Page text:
Plant pathogenic fungi colonizing living plant tissue secrete a cocktail of novel effector proteins to suppress plant immunity and reprogram host cells. Although many of these effectors function inside host cells, delivery systems used by pathogenic bacteria to translocate effectors into host cells have not been detected in fungi. During the course of studying such novel effectors in Ustilago maydis, a biotrophic fungus causing smut disease in corn, we have identified five unrelated effectors and two membrane proteins which form a stable protein complex. The corresponding genes appear co-regulated and are only expressed during colonization. Single mutants in any of these seven genes arrest in the epidermal layer, fail to suppress host defense responses and fail to induce non-host resistance, two reactions likely depending on translocated effectors. The complex is anchored in the fungal membrane, protrudes into host cells and contacts channel forming plant plasma membrane proteins, suggesting that we identified a translocation system. The system could be reconstituted in a surface-exposed form in cultured U. maydis cells. As orthologs of the complex-forming proteins are conserved in smut fungi, the complex may become an interesting fungicide target.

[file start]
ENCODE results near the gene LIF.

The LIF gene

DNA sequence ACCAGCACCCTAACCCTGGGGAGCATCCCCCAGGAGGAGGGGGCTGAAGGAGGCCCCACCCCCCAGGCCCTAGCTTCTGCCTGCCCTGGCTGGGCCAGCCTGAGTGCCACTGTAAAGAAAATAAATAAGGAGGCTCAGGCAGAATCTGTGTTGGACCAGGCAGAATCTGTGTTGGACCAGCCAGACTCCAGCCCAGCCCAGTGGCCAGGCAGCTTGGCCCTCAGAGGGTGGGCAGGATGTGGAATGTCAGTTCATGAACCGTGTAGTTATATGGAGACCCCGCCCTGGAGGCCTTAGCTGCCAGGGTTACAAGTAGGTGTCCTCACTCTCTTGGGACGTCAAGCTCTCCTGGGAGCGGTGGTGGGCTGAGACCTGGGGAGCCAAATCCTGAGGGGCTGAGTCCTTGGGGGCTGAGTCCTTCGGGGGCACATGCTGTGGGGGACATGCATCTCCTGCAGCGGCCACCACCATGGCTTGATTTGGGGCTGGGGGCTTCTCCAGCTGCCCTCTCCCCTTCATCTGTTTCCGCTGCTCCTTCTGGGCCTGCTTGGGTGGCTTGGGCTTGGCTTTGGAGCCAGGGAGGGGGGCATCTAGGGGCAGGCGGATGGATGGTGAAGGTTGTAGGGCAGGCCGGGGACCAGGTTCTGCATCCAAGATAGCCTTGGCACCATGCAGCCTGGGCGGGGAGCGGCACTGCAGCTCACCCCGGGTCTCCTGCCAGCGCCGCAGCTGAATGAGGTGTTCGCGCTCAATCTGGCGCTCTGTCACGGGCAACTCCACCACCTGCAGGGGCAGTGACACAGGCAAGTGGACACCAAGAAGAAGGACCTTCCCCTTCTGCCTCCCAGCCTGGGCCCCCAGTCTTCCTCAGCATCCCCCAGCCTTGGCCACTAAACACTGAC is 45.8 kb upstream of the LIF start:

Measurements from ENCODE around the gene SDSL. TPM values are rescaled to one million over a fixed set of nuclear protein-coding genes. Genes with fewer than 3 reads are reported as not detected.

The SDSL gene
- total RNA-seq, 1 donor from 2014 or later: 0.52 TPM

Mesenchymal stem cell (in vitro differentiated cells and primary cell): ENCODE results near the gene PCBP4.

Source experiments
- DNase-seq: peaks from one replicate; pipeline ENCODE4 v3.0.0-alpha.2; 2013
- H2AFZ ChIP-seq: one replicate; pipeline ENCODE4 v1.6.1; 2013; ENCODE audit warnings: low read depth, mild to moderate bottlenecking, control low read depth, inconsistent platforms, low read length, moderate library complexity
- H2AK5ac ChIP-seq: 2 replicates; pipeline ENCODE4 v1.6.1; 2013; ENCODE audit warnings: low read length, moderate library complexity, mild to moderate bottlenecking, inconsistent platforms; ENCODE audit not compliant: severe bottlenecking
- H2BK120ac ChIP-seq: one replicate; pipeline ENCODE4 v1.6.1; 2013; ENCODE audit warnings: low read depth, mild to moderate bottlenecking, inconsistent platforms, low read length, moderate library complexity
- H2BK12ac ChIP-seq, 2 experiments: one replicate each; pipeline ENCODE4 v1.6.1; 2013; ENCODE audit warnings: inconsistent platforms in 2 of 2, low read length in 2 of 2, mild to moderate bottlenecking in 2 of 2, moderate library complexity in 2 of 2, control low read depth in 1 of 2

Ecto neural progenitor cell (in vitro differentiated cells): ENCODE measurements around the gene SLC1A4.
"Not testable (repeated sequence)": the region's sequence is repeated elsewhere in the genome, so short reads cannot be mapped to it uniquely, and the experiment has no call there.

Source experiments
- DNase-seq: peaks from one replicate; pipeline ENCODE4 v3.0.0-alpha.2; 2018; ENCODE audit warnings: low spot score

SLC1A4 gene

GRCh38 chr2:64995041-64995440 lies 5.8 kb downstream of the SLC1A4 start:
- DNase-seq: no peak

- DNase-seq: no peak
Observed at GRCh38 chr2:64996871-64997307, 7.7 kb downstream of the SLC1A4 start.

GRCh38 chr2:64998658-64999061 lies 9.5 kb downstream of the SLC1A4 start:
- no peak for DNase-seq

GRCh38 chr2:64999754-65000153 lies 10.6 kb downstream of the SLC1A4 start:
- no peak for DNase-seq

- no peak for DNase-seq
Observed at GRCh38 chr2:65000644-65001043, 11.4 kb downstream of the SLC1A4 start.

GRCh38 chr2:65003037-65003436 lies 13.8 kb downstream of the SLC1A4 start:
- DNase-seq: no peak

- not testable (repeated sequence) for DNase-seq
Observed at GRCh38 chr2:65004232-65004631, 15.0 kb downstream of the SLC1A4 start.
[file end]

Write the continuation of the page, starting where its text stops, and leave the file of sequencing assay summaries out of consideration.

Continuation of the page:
Regine Kahmann studied biology at the Georg August University in Göttingen. She did her doctorate from 1972 to 1974 at the Max Planck Institute for Molecular Genetics and the Free University of Berlin. From 1980 to 1982 she worked as a research assistant at the Max Planck Institute for Biochemistry in Martinsried. In 1982 she started an independent research group at the Max Planck Institute for Molecular Genetics in Berlin. Between 1992 and 2001 she was Professor for Genetics at the Ludwig Maximilians University in Munich. Regine Kahmann was Director and Head of the Department of Organismic Interactions at the Max Planck Institute for Terrestrial Microbiology in Marburg from 2000-2019.
Moderation: Professorin Dr. Ulla Bonas
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Meeting-ID: 929 6384 7082